3. As a relatively new Catholic, Peter, it’s important for me to hear the perspective of someone who was actually raised in the faith. All your points are good ones. They pretty much affirm why I joined the Church.

    With this post, I wanted to address the p.r. disasters that the Church has dragged herself into this year — in D.C., with the bishops trying to bully city councilpeople into voting down gay marriage, and in Rhode Island, with the bishop trying to bully Patrick Kennedy over abortion/health care legislation. Both were sickening episodes. And although pedophile priests are not a universal problem, their “protection” has been systemic — as everyone knows ad nauseam. Many of the U.S. bishops have still not displayed the humility they need to to let the public know that they truly “get” this ongoing tragedy and how it has changed the Church..

  4. It is about time that the fruits of the Catholic Church are finally being exposed! Making such an investigation public knowledge is a welcome step! And as far as a governmental apology is concerned, better late than never! However, an apology only has as much force as the action that follows it. May we look forward to a new wind blowing in the area of public service? Too bad past wrongs have not been compensated. Wouldn’t that show seriousness of intent? A true and lasting change in society requires self-analysis. So, before everything is relegated to yesterday’s news, wouldn’t it bring healing to ask the question “why”? Why was such a perversion covered up for so long by an organization that claims to be the guardian of Christian ethics and morals? And why was this allowed by the authorities for so long? Were church and state in each others pockets? The harm to society is immeasurable! Who can gauge the crumbling ethics and morals in society and the increasing cynicism because of such conduct? And what about the victims and their families who were deeply and emotionally traumatized?! And let us not forget the alienation from God in society caused by such “bastions” of religious faith! Where does the responsibility lie for all this? Enforced celibacy has no biblical foundation at all! Why was it instituted in the first place?!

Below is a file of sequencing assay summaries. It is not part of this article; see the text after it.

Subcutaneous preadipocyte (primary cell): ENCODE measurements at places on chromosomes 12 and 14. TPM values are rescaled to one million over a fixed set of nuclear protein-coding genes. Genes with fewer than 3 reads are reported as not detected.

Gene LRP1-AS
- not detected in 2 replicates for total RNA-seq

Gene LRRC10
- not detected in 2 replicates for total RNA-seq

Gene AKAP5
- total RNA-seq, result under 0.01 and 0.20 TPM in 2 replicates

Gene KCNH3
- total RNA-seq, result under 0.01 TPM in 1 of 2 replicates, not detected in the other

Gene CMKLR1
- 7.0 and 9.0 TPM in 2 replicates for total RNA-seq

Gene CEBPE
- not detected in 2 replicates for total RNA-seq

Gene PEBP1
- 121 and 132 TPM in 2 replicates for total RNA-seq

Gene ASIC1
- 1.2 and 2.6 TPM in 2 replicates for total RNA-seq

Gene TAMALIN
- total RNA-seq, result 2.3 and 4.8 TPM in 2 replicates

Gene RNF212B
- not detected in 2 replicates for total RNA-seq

What would Jesus of Nazareth say if He came to the Earth and saw what the church – which claims to speak for Him – has made of His life’s work?

    A move has been made by a small group of people against such shameful sham Christianity. They’ve put out a website and call themselves “The Free Christians for the Christ of the Sermon on the Mount in All Cultures Worldwide.” At this website they announce a lawsuit against the Catholic Church – of all places, in Germany, a bastion of the Catholic institution! And the sexual abuse of young people is one of the reasons they give for having taken such a step. As they put it, they do not want to remain silent anymore on the “brazen labelling fraud,” with which Christ is mocked and His name abused to such an extent. They demand that the Archbishopric in Freiburg, headed by Zollitsch, and representing the Catholic Church in its totality, be enjoined from calling itself “Christian.”

    As a Christian, I fully support this and consider it high time that someone calls a spade a spade. Nothing against the sincere folk and priests who work hard and honestly, upholding the ideals of a Christian life. But as an institution, it has taken on a life of its own, and one could indeed ask if there is anything Christian about it! I commend the courage of these people to call the Church to task. Perhaps your readers would like to check them out:
    There seems to be a grassroots movement to bring this up for discussion on the internet. Surely this could be very healthy for our society!